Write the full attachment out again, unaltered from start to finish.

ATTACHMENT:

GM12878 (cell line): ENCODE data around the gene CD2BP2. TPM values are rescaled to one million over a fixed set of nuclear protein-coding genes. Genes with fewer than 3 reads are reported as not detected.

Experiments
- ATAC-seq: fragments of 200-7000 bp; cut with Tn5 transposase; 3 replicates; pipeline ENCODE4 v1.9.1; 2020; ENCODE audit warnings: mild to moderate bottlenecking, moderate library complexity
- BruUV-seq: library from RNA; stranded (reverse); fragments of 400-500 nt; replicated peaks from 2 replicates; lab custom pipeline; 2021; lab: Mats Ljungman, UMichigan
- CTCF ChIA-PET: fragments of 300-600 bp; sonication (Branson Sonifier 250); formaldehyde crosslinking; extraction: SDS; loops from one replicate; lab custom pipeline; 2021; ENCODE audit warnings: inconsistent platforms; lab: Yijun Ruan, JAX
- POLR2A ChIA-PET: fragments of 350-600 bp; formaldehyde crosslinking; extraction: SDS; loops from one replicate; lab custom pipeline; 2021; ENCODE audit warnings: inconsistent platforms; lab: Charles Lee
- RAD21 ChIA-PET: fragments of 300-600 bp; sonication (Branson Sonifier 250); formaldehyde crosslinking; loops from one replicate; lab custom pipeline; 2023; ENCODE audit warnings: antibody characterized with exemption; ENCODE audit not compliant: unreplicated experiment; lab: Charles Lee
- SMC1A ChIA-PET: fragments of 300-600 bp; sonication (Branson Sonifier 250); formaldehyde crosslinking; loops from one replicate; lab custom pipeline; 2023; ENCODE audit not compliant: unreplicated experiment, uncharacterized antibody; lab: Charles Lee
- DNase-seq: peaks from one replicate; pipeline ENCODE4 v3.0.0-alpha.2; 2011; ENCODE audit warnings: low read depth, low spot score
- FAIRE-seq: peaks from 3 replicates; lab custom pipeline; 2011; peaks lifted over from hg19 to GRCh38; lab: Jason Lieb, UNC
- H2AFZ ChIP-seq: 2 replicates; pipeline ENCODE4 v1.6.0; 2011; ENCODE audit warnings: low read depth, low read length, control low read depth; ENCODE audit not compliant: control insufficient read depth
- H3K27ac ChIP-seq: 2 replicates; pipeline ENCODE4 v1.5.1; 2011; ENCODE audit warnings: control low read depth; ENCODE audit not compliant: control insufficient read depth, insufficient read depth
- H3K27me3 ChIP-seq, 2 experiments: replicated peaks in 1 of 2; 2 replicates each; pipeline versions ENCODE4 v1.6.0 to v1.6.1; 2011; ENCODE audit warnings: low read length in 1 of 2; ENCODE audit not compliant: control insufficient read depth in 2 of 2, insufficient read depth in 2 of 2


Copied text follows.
GM12878 (cell line): ENCODE data around the gene CD2BP2. TPM values are rescaled to one million over a fixed set of nuclear protein-coding genes. Genes with fewer than 3 reads are reported as not detected.

Experiments
- ATAC-seq: fragments of 200-7000 bp; cut with Tn5 transposase; 3 replicates; pipeline ENCODE4 v1.9.1; 2020; ENCODE audit warnings: mild to moderate bottlenecking, moderate library complexity
- BruUV-seq: library from RNA; stranded (reverse); fragments of 400-500 nt; replicated peaks from 2 replicates; lab custom pipeline; 2021; lab: Mats Ljungman, UMichigan
- CTCF ChIA-PET: fragments of 300-600 bp; sonication (Branson Sonifier 250); formaldehyde crosslinking; extraction: SDS; loops from one replicate; lab custom pipeline; 2021; ENCODE audit warnings: inconsistent platforms; lab: Yijun Ruan, JAX
- POLR2A ChIA-PET: fragments of 350-600 bp; formaldehyde crosslinking; extraction: SDS; loops from one replicate; lab custom pipeline; 2021; ENCODE audit warnings: inconsistent platforms; lab: Charles Lee
- RAD21 ChIA-PET: fragments of 300-600 bp; sonication (Branson Sonifier 250); formaldehyde crosslinking; loops from one replicate; lab custom pipeline; 2023; ENCODE audit warnings: antibody characterized with exemption; ENCODE audit not compliant: unreplicated experiment; lab: Charles Lee
- SMC1A ChIA-PET: fragments of 300-600 bp; sonication (Branson Sonifier 250); formaldehyde crosslinking; loops from one replicate; lab custom pipeline; 2023; ENCODE audit not compliant: unreplicated experiment, uncharacterized antibody; lab: Charles Lee
- DNase-seq: peaks from one replicate; pipeline ENCODE4 v3.0.0-alpha.2; 2011; ENCODE audit warnings: low read depth, low spot score
- FAIRE-seq: peaks from 3 replicates; lab custom pipeline; 2011; peaks lifted over from hg19 to GRCh38; lab: Jason Lieb, UNC
- H2AFZ ChIP-seq: 2 replicates; pipeline ENCODE4 v1.6.0; 2011; ENCODE audit warnings: low read depth, low read length, control low read depth; ENCODE audit not compliant: control insufficient read depth
- H3K27ac ChIP-seq: 2 replicates; pipeline ENCODE4 v1.5.1; 2011; ENCODE audit warnings: control low read depth; ENCODE audit not compliant: control insufficient read depth, insufficient read depth
- H3K27me3 ChIP-seq, 2 experiments: replicated peaks in 1 of 2; 2 replicates each; pipeline versions ENCODE4 v1.6.0 to v1.6.1; 2011; ENCODE audit warnings: low read length in 1 of 2; ENCODE audit not compliant: control insufficient read depth in 2 of 2, insufficient read depth in 2 of 2